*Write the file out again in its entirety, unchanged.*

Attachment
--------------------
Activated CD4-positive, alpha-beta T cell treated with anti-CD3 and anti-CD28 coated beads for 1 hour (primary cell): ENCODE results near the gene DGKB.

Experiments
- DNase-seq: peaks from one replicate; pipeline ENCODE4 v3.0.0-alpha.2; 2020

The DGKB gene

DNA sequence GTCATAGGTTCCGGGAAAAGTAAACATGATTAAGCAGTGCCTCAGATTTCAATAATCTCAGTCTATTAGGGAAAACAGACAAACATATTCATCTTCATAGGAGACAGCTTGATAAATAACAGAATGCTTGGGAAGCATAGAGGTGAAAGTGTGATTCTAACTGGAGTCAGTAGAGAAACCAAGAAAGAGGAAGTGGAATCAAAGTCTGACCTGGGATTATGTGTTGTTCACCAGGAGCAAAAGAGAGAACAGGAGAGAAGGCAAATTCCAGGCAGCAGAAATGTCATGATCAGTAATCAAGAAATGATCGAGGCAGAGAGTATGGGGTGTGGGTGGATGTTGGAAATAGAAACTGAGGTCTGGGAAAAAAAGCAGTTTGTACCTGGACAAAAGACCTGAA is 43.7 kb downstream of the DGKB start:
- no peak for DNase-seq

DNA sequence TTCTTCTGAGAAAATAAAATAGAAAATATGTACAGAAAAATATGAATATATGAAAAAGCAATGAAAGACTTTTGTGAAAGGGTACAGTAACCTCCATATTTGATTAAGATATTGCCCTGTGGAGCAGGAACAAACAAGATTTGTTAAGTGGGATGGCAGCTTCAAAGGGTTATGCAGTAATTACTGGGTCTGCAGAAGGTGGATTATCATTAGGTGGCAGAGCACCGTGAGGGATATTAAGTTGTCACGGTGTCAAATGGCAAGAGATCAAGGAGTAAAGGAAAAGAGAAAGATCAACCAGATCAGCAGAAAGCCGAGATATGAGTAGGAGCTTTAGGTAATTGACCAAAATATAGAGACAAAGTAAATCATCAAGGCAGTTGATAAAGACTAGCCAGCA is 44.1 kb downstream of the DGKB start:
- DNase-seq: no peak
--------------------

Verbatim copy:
Activated CD4-positive, alpha-beta T cell treated with anti-CD3 and anti-CD28 coated beads for 1 hour (primary cell): ENCODE results near the gene DGKB.

Experiments
- DNase-seq: peaks from one replicate; pipeline ENCODE4 v3.0.0-alpha.2; 2020

The DGKB gene

DNA sequence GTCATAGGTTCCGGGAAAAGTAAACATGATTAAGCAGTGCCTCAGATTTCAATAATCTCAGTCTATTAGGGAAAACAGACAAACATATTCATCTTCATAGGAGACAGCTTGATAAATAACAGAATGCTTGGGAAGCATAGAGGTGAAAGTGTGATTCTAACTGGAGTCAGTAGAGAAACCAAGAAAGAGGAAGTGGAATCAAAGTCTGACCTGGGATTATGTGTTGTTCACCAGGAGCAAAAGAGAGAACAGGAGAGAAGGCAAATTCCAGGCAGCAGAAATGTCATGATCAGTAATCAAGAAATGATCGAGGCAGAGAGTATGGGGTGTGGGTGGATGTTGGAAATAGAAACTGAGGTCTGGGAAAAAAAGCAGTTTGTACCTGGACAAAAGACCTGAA is 43.7 kb downstream of the DGKB start:
- no peak for DNase-seq

DNA sequence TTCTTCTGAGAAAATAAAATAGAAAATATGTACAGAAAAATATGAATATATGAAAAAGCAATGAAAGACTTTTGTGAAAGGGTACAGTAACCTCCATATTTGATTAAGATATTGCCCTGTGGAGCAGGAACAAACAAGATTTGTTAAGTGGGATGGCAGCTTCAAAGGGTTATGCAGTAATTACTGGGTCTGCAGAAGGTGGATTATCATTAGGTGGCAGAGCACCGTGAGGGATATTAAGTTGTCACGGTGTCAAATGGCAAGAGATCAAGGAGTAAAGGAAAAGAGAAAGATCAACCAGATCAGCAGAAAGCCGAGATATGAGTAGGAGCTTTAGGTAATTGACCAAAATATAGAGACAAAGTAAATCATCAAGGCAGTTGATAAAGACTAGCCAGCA is 44.1 kb downstream of the DGKB start:
- DNase-seq: no peak